The Morning After

The Morning After

The 1995 Quebec Referendum and the Day That Almost Was


Book - 2014
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Only the most fearless of political journalists would dare to open the old wounds of the 1995 Quebec referendum, a still-murky episode in Canadian history that continues to defy our understanding. The referendum brought one of the world's most successful democracies to the brink of the unknown, and yet Quebecers' attitudes toward sovereignty continue to baffle the country's political class. Interviewing 17 key political leaders from the duelling referendum camps, the pair asked what the politicians' plans were had the vote gone the other way.
Publisher: Toronto : Alfred A. Knopf Canada, ©2014
ISBN: 9780345807625
Branch Call Number: 971.404 HEB 2014
Characteristics: xx, 299 pages ; 22 cm
Additional Contributors: Lapierre, Jean 1956-


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Sep 15, 2019

Reading this book in September 2019 while Great Britain is trying to negotiate its Brexit, I wished it had been mandatory reading for all British politicians prior to the Brexit vote. The nightmare scenarios some Canadian politicians worried about in 1995 are now playing out across the Atlantic.

Dec 26, 2015

While I'm no fan of the paper Chantal Hébert writes for, I must admit that she and Jean Lapierre did an impressive job by interviewing nearly all of the key players who were in the thick of the battle during the 1995 referendum. Asking each person what would've likely happened had half a percentage point gone the other way, I was surprised by some of the answers but not when it came to Jean Chretien's, who I've always felt was a cross between a mafia thug and an embarrassing buffoon. His conduct during this whole ugly episode reminds me of a lazy high school student who goofs off for months before deciding to do his assignment the night before it's due. And by not clearly defining what constituted a victory or a clear question before the referendum took place, he ceded any authority to negotiate on Canada's behalf if the Yes side had won with a 50 plus 1 majority. On the contrary, the person who made the most sense while reading The Morning After was Preston Manning, who a majority of Canadians would have trusted a lot more than the Chretien-led liberals to negotiate a settlement with an independent Quebec. A lot of important issues are raised in this book, which still remain a subject of fierce debate more than twenty years after the dust began to settle.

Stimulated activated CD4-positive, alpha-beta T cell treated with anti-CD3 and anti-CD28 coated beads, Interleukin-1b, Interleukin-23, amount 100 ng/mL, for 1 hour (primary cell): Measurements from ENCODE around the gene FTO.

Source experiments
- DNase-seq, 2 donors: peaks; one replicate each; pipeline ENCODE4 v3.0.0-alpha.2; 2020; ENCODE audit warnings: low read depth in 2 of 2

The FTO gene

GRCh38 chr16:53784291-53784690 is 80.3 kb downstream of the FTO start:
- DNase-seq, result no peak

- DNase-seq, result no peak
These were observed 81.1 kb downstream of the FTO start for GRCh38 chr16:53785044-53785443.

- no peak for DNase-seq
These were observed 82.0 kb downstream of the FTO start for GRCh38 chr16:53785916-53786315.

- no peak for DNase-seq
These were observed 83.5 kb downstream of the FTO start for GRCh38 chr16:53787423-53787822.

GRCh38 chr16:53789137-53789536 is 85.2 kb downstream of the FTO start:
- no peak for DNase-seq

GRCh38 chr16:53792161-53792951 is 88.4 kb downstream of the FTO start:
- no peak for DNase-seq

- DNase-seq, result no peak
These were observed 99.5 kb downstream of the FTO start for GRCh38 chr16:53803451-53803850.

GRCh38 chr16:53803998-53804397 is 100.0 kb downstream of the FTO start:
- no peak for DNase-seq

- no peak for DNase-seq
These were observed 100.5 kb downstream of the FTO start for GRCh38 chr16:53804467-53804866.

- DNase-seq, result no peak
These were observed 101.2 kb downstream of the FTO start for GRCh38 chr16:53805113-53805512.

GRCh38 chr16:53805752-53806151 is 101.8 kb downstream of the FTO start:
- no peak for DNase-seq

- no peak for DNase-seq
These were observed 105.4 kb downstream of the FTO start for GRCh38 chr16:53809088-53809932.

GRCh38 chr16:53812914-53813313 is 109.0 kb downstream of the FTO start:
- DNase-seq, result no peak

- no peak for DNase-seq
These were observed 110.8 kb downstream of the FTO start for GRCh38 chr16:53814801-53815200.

Oct 23, 2014

After nearly two decades two of Canada's best known reporters, Chantal Hébert and Jean Lapierre, dares to ask the question - what if Quebec had voted yes in the 1995 referendum? Among the answers: Jacques Parizeau had set aside $17 billion in case there was a run on the Canadian money markets, Lucien Bouchard felt he would have been a stooge for Parizeau instead of the promised "lead negotiator" and Mario Dumont feeling simply used and that a yes vote was actually one for a renewed federation. On the federalist side, many ministers feeling that Jean Chrétien made a huge mistake by not making contingency plans in case the yes won, the point woman who was in fact given absolutely no mission at all, and Preston Manning who would have vowed to force the government to drive a hard bargain. The provincial premiers of the time are also heard from, including Mike Harris who was forced to admit a yes vote would have brought an abrupt end to his hard right agenda and Frank McKenna who was asked by a cabal inside the federal government to lead a government of national unity. What I found stunning, though, was Chrétien who just threw his hands up on the distinct society issue after years of fighting it ... and how he didn't seem to mind burning bridges when he needed them at the time of Canada's greatest peacetime crisis. A well researched book where the interviewers allowed the subjects to tell the story their way.

Oct 15, 2014

Well written. Although with the benefit of time and hindsight, good to capture the thoughts and comments of those on the front lines from every angle. Excellent job looking at an important time in history in Canada without partisanship. Well done Chantal!

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